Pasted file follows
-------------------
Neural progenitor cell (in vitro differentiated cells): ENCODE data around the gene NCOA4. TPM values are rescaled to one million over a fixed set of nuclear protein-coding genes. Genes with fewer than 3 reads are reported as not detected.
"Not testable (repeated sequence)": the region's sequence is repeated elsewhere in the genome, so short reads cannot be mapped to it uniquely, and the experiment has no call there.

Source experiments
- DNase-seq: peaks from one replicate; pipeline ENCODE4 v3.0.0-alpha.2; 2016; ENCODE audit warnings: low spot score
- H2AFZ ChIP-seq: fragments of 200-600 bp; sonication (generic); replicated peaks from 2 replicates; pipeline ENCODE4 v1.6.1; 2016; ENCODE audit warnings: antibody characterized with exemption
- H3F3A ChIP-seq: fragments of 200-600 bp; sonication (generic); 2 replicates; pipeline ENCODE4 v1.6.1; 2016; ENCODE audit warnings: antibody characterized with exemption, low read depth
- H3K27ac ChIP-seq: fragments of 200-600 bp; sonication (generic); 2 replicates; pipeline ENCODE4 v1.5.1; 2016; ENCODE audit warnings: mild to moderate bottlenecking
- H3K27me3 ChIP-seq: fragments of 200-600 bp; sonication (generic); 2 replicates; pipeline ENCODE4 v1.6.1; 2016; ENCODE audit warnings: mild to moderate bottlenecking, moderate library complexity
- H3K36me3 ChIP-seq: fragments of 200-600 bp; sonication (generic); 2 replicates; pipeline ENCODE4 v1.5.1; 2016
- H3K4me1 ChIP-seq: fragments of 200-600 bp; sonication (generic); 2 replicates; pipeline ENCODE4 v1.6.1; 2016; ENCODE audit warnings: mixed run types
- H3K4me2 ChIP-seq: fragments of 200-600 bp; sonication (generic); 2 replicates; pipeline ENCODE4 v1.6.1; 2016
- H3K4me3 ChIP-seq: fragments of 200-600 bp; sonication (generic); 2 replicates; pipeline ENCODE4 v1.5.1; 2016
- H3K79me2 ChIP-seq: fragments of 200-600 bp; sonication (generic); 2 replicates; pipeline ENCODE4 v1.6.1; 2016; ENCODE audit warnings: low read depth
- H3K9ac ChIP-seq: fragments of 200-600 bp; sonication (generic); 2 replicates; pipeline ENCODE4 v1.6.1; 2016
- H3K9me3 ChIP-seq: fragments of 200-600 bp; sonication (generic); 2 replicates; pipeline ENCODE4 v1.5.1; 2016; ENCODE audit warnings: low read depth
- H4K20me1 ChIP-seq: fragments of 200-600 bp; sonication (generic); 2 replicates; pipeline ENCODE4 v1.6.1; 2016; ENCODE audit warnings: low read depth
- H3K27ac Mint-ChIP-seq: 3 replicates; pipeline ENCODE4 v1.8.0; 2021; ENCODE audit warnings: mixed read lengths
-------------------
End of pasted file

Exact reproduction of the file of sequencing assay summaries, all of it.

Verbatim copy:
Neural progenitor cell (in vitro differentiated cells): ENCODE data around the gene NCOA4. TPM values are rescaled to one million over a fixed set of nuclear protein-coding genes. Genes with fewer than 3 reads are reported as not detected.
"Not testable (repeated sequence)": the region's sequence is repeated elsewhere in the genome, so short reads cannot be mapped to it uniquely, and the experiment has no call there.

Source experiments
- DNase-seq: peaks from one replicate; pipeline ENCODE4 v3.0.0-alpha.2; 2016; ENCODE audit warnings: low spot score
- H2AFZ ChIP-seq: fragments of 200-600 bp; sonication (generic); replicated peaks from 2 replicates; pipeline ENCODE4 v1.6.1; 2016; ENCODE audit warnings: antibody characterized with exemption
- H3F3A ChIP-seq: fragments of 200-600 bp; sonication (generic); 2 replicates; pipeline ENCODE4 v1.6.1; 2016; ENCODE audit warnings: antibody characterized with exemption, low read depth
- H3K27ac ChIP-seq: fragments of 200-600 bp; sonication (generic); 2 replicates; pipeline ENCODE4 v1.5.1; 2016; ENCODE audit warnings: mild to moderate bottlenecking
- H3K27me3 ChIP-seq: fragments of 200-600 bp; sonication (generic); 2 replicates; pipeline ENCODE4 v1.6.1; 2016; ENCODE audit warnings: mild to moderate bottlenecking, moderate library complexity
- H3K36me3 ChIP-seq: fragments of 200-600 bp; sonication (generic); 2 replicates; pipeline ENCODE4 v1.5.1; 2016
- H3K4me1 ChIP-seq: fragments of 200-600 bp; sonication (generic); 2 replicates; pipeline ENCODE4 v1.6.1; 2016; ENCODE audit warnings: mixed run types
- H3K4me2 ChIP-seq: fragments of 200-600 bp; sonication (generic); 2 replicates; pipeline ENCODE4 v1.6.1; 2016
- H3K4me3 ChIP-seq: fragments of 200-600 bp; sonication (generic); 2 replicates; pipeline ENCODE4 v1.5.1; 2016
- H3K79me2 ChIP-seq: fragments of 200-600 bp; sonication (generic); 2 replicates; pipeline ENCODE4 v1.6.1; 2016; ENCODE audit warnings: low read depth
- H3K9ac ChIP-seq: fragments of 200-600 bp; sonication (generic); 2 replicates; pipeline ENCODE4 v1.6.1; 2016
- H3K9me3 ChIP-seq: fragments of 200-600 bp; sonication (generic); 2 replicates; pipeline ENCODE4 v1.5.1; 2016; ENCODE audit warnings: low read depth
- H4K20me1 ChIP-seq: fragments of 200-600 bp; sonication (generic); 2 replicates; pipeline ENCODE4 v1.6.1; 2016; ENCODE audit warnings: low read depth
- H3K27ac Mint-ChIP-seq: 3 replicates; pipeline ENCODE4 v1.8.0; 2021; ENCODE audit warnings: mixed read lengths